Michael Traynor read English Literature at Cambridge University, then completed general nursing and health visiting training.
After working as a health visitor in London he moved to Australia where he was a researcher for the South Australian Health Commission. He worked at the Royal College of Nursing in London from 1991-6 and undertook a three year study of nursing morale in the wake of the 1991 National Health Service reforms.
Drawing on his background in literature, his PhD examined the language employed by nurses and their managers. He worked at the Centre for Policy in Nursing Research at the London School of Hygiene & Tropical Medicine. He is now Professor of Nursing Policy at the Centre for Critical Research in Nursing and Midwifery at Middlesex University in London. He researches professional identity and the application of discourse analysis and approaches from literary theory and psychoanalysis to nursing policy and health care issues.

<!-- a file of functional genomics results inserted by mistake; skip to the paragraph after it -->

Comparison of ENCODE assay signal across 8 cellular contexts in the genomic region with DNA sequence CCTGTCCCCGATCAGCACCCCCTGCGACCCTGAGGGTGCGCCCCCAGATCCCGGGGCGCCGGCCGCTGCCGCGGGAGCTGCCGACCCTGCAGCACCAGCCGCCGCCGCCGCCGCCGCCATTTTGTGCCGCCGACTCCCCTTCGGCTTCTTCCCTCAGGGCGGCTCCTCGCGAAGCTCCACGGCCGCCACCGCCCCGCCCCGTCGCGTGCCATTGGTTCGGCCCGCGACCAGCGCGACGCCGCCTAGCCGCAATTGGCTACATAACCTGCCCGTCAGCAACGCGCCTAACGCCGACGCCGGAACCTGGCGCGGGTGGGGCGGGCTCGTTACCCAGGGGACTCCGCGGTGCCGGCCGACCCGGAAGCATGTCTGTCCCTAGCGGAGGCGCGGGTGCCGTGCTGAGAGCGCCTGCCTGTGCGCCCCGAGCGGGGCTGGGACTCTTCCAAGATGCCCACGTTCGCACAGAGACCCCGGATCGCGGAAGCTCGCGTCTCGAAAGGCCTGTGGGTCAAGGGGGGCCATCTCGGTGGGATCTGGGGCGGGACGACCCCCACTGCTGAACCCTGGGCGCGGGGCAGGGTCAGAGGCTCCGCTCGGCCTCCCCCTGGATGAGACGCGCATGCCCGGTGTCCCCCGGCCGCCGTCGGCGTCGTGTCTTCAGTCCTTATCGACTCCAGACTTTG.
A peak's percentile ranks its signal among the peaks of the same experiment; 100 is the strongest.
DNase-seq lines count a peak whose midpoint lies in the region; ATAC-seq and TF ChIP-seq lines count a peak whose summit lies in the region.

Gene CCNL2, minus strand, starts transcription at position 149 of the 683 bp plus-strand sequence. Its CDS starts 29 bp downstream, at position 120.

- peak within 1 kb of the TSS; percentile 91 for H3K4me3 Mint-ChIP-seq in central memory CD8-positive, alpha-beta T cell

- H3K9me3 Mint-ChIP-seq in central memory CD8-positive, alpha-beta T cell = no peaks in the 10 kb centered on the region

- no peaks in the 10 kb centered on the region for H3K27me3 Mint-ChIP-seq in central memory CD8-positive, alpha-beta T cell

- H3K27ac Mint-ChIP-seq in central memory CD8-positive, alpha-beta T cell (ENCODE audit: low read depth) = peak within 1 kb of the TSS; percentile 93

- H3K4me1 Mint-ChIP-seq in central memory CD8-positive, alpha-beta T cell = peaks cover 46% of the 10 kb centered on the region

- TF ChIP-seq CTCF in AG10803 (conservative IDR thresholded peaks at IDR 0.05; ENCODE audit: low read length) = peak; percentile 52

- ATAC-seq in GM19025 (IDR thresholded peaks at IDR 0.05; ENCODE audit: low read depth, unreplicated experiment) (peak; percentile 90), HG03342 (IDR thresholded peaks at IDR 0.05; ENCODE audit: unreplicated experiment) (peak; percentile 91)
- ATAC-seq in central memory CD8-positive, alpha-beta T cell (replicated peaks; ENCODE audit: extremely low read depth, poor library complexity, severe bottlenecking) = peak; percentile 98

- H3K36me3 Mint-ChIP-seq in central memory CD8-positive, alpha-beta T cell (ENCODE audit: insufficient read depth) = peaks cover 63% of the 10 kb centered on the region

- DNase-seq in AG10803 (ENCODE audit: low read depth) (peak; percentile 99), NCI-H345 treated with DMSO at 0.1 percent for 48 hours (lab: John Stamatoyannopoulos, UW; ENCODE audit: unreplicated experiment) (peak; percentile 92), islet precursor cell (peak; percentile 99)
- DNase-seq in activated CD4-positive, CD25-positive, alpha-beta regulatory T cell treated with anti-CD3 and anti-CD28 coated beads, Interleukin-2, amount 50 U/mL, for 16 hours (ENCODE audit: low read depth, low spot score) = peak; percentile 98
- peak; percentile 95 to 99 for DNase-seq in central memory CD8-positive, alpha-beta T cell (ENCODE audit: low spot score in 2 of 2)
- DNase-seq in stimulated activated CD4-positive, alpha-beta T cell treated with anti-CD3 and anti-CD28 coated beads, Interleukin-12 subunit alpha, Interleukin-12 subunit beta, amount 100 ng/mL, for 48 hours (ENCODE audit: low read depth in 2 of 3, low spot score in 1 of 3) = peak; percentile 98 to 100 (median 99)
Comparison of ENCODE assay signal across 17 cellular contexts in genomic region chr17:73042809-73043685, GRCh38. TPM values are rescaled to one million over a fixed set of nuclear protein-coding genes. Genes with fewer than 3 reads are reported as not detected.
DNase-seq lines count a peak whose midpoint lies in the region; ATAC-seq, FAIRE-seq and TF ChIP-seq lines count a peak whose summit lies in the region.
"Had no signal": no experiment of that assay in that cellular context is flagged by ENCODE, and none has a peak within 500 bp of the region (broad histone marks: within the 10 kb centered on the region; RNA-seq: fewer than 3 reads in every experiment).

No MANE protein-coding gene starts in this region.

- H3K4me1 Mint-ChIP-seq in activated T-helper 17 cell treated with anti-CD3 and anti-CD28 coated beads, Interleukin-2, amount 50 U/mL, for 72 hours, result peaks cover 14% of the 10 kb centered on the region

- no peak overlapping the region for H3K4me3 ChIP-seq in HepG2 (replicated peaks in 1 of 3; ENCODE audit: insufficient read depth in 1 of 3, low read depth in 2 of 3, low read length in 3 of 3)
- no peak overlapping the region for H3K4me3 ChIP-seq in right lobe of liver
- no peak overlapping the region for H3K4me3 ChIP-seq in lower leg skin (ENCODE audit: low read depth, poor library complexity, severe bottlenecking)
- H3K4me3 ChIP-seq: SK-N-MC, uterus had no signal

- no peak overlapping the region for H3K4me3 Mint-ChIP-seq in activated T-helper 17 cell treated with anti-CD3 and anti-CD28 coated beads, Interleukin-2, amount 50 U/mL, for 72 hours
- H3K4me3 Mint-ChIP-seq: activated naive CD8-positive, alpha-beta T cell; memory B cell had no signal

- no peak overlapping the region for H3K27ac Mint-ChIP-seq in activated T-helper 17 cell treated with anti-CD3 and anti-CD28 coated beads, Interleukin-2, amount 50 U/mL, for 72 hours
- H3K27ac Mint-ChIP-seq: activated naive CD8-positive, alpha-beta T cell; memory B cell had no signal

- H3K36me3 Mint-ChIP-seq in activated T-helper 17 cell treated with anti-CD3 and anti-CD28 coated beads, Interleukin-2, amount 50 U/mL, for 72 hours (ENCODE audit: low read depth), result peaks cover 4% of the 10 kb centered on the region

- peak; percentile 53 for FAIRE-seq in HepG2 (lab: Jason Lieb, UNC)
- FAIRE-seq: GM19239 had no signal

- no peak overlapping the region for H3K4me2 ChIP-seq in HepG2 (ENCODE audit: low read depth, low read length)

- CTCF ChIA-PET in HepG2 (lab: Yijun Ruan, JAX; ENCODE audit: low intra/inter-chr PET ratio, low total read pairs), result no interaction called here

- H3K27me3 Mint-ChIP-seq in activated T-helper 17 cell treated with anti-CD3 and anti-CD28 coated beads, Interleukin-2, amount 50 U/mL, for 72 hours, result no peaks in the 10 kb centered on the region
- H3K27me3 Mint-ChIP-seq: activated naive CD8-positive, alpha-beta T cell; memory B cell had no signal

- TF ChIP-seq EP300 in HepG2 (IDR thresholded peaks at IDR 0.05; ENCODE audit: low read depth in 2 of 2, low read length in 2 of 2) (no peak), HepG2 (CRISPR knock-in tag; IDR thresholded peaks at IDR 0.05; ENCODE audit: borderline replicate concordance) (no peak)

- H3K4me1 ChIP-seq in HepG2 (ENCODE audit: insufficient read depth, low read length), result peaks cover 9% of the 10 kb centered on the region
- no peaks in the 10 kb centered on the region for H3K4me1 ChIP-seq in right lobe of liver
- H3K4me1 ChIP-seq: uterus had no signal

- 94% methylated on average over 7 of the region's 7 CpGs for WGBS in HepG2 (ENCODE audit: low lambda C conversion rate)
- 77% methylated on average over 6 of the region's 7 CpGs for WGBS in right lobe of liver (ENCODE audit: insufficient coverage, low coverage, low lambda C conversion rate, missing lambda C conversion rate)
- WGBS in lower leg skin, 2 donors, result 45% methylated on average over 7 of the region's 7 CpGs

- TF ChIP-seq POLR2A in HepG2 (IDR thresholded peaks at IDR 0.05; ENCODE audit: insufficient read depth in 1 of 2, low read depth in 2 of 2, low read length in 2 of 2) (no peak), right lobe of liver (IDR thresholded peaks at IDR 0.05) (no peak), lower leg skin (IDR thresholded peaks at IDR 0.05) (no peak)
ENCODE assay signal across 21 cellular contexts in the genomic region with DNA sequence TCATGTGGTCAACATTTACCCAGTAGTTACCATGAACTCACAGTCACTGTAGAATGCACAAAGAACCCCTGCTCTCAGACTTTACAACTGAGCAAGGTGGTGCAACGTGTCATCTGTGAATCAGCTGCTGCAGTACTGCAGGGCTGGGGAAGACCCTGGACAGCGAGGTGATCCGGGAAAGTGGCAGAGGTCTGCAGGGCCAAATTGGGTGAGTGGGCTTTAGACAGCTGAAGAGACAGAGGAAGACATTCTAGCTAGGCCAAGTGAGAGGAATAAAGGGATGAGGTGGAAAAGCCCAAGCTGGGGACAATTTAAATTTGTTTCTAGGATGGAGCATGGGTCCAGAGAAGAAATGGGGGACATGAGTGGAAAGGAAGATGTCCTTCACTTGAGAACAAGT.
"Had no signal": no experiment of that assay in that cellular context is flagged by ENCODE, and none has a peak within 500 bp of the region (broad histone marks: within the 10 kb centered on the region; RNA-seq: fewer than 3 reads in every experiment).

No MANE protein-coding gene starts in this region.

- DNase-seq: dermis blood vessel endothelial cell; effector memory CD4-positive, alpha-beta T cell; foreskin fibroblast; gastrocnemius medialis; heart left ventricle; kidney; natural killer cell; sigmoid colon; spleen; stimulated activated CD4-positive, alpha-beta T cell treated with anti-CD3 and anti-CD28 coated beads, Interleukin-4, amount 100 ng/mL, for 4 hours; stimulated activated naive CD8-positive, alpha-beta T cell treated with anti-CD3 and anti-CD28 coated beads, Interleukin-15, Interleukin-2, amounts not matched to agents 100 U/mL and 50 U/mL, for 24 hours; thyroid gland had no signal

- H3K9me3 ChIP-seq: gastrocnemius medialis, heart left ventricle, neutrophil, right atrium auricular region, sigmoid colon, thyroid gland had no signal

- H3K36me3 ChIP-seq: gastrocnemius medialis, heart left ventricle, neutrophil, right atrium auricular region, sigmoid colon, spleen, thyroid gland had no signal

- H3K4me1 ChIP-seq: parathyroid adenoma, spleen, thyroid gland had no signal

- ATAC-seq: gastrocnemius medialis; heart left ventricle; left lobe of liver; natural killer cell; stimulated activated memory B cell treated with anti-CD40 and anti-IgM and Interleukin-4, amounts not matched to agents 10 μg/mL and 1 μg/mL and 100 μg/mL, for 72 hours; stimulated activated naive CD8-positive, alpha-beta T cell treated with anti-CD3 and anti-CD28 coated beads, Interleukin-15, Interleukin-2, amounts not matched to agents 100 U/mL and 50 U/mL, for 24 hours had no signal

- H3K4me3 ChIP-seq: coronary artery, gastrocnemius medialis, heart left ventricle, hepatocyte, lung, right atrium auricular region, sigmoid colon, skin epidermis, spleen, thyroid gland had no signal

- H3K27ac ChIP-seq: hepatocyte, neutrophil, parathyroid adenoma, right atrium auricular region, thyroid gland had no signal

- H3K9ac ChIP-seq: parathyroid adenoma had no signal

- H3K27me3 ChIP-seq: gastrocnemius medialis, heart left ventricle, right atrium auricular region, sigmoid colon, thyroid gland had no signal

He is editor of the journal Health: an interdisciplinary journal for the social study of health, illness and medicine. His publications include
Managerialism & Nursing: Beyond Profession and Oppression
Nursing in Context: Policy, Politics, Profession.
And most recently, Critical Resilience for Nurses, An Evidence Based Guide to Survival and Change in the Modern NHS. (Routledge, 2017).
For the last decade ‘resilience’ has been offered as a solution for a range of problems and has become a popular subject for researchers. In the UK NHS resilience and resilience training have been promoted among nurses as a way of helping them deal with the trauma of their work.
This presentation offers a critique of this promotion by 1) tracing the origins of attention to the concept of resilience on the part of psychoanalysts and child psychologists and its increasingly individualistic trajectory 2) reviewing tendencies in nursing research on the topic showing the widespread conflation of ‘adversity’ intrinsic to nursing work itself with system, policy and political decision-making that has had, arguably, a deleterious and frustrating effect on the delivery of UK public healthcare and 3) arguing that the promotion of resilience can be seen as an apparatus of neoliberalism with its ‘responsibilising’ tendency.
The presentation finishes with a suggestion for an alternative which I call ‘critical resilience’.
The Promotion of Resilience in UK Nursing:
Part of the Solution or Part of the Problem?